Live Oak County Historical Commission
Live Oak County Historical Commission

                           Argenta, Texas

Argenta continues preservation and use of its school and church. Families and organizations may use the school for events. Photo courtesy of Mary Margaret Dougherty Campbell.

Live Oak County Historical Commission meeting in the Argenta School. Photo courtesy Richard Hudson.

     Argenta, Texas once had two stores, a blacksmith shop, a corn meal mill, a post office, church and school. Now, there isn't much left.

 

     In 1904 J.B. Bonner and wife, Laura, came to this area from North Arkansas and purchased about one section of land from Charles Potter, the original land agent in this part. The land was part of the original Skidmore Ranch. J.B.Bomer was followed by his sons, E.T. and J.M., and later by R.A. Rouse and sons, Ed, Zalmon, Albert and Lum. In February, 1906, the Jesse N. Nelson family moved in from Buford, Arkansas, on the same train with Mr. and Mrs. Jim McEachern.

 

     By 1908 a post office was established and the little community became Ego, Texas. This name was changed later to Argenta. When J.M. Bomer was postmaster, with the post office in his home, the members of the community wrote to John Garner, who was then Congressman, to have the name changed. They did not like the of "Ego" and chose the name of "Argenta" as that was the same of a town right across from Little Rock in Arkansas.

 

     The Rev. C.W. Sewell of Corpus Christi held the first revival meting at the home of J.B. Bomer in 1906. It was a similar religious gathering that J.B. Bomer called for cooperation in building a church. Men of the community joined in with their wagons to haul the lumber from Skidmore, and so Argenta got a church. A congregation has met continuously since 1906 in the Argenta Community, and it is reportedy the oldest congregation of the Church of Christ in Texas.

     The original school was built with the funds from the original trustees. Judge W.W. Caves was County Judge. Lumber for the original building was ordered from Arkansas by R.A. Rouse. Some of that lumber was still in a barn on the Jim A. Nelson place in 1972. It was shippped from Arkansas in migrant cars [railroad] along with the horses, cattle, furniture, people, pets, etc. It was unloaded at the big platform right in front of John Beall's store in Mathis.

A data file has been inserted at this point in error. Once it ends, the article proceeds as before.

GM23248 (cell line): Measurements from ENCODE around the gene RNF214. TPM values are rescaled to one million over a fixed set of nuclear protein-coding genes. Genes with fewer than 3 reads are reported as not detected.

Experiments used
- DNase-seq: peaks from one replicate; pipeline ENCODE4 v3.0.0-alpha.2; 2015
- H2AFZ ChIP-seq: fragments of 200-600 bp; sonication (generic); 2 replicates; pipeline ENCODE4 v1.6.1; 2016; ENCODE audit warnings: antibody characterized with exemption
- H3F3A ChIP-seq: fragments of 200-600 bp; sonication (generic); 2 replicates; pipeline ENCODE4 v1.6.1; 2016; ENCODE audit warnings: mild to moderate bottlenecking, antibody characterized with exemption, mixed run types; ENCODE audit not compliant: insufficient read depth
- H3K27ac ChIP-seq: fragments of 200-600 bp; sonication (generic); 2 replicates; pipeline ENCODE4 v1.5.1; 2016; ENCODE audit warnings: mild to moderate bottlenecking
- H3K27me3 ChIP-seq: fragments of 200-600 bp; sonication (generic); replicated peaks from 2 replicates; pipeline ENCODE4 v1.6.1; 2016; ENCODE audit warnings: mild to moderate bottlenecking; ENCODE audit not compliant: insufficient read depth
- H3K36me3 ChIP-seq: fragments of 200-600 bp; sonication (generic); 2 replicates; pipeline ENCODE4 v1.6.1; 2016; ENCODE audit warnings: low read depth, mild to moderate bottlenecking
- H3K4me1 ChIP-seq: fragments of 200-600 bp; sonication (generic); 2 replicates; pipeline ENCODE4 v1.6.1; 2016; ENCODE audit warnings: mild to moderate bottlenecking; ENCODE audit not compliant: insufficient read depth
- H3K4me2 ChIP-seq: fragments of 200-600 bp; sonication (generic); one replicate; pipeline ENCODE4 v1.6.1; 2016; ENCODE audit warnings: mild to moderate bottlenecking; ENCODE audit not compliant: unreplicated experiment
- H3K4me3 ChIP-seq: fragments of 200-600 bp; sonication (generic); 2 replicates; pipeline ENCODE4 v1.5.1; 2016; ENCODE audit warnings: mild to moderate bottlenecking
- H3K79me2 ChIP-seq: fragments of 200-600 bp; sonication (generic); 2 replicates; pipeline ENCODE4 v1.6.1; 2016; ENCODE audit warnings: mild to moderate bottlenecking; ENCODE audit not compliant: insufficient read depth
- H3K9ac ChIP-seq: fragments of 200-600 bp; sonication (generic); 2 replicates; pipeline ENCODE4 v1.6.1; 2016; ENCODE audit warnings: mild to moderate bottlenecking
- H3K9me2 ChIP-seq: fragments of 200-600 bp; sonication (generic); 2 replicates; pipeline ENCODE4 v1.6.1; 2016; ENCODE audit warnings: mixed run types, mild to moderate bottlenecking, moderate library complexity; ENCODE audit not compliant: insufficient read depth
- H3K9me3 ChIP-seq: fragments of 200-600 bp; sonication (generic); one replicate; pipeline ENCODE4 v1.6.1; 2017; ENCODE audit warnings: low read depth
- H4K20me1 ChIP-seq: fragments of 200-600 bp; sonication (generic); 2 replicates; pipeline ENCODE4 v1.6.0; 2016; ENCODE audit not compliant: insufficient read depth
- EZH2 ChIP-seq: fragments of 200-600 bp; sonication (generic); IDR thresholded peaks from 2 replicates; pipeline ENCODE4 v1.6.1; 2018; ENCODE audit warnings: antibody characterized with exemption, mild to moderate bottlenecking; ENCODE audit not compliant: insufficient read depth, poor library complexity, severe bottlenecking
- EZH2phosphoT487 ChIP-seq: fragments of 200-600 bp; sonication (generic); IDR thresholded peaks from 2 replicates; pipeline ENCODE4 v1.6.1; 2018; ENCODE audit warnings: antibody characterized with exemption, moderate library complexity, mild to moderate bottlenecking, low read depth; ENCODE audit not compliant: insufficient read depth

The school was on the J.M. Bomer place and was later moved to the McEachern place. E.T. Bomer sold land to the community for the new school building which was the one still standing in 1972. Some of the teachers were Herbert Gist, Pauline Henley, Mrs. Ples Pruitt, Mrs. Walter Murphy, Dorcas Mae Haynes, Arnette Cox, Evelyn Morre, Ethel Knowles, Mae Eason, who married Frank Brown, Essie Wilkes and a Mr. Brice who was related to the Brices who later operated a funeral home in Three Rivers.

 

From The History of the People of Live Oak County, Texas. p. 9.

Live Oak County Courthouse

The Honorable Jim Huff, County Judge for Live Oak County, welcomes you to the Live Oak County Historical Commission (LOCHC) Website. The Live Oak County Historical Commission is an arm of the Live Oak County Commissioners' Court; appointees are selected at the beginning of odd numbered years and serve two year terms. Judge Huff and the Live Oak County Commissioners support and approve actions of the LOCHC in coordination with the Texas Historical Commission (THC).

 

Live Oak County Commissioners:

Precinct 1: Richard Lee

Precinct 2: Donna Kopplin Mills

Precinct 3: Willie James

Precinct 4: Emilio Garza

The Commissioner's Court is committed to the preservation of our county's history. Judge Huff and your local commissioner welcome suggestions.

The Honorable Jim Huff, Live Oak County Judge.

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